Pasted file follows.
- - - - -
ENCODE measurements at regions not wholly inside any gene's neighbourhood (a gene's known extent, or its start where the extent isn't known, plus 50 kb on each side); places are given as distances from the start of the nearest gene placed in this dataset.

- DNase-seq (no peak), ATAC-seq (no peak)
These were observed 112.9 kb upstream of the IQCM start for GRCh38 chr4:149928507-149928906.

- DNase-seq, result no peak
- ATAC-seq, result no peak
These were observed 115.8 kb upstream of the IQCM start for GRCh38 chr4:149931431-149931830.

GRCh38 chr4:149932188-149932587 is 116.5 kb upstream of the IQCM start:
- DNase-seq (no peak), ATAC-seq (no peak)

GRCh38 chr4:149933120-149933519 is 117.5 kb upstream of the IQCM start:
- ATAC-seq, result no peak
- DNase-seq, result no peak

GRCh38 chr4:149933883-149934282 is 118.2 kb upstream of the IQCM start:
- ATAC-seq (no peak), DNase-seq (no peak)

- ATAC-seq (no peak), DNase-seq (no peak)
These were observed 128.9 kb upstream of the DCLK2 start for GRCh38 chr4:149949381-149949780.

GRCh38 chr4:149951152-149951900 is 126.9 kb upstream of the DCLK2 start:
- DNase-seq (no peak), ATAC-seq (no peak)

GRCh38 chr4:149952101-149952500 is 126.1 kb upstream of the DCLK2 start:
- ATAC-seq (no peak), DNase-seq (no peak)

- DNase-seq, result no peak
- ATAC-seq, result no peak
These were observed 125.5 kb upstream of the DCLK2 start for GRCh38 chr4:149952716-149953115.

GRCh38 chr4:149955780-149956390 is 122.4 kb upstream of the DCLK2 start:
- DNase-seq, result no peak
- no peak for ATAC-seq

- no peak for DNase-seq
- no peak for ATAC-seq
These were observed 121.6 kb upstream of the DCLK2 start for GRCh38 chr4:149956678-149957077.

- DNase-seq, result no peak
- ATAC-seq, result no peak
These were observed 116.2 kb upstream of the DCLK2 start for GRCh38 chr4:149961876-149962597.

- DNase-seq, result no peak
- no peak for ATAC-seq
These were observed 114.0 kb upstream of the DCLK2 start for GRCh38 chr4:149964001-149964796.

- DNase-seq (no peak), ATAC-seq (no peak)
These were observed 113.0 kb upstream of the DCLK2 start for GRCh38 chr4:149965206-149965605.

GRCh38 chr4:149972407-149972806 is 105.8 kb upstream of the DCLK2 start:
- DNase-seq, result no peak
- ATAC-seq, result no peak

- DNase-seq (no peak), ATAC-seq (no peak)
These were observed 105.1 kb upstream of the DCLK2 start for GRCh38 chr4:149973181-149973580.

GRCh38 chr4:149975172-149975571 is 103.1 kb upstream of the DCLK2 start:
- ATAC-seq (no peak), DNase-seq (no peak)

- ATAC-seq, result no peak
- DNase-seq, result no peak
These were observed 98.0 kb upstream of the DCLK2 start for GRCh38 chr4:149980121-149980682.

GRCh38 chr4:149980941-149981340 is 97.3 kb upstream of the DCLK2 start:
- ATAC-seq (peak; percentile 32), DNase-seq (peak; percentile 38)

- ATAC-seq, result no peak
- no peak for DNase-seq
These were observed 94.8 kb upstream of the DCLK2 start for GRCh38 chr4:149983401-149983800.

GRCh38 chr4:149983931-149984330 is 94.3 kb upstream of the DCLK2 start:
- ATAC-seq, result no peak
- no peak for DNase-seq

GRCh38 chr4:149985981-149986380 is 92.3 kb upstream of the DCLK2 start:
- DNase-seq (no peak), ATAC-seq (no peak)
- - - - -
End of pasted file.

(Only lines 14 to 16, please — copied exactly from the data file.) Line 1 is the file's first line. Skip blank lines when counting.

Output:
- ATAC-seq (no peak), DNase-seq (no peak)
These were observed 128.9 kb upstream of the DCLK2 start for GRCh38 chr4:149949381-149949780.

GRCh38 chr4:149951152-149951900 is 126.9 kb upstream of the DCLK2 start: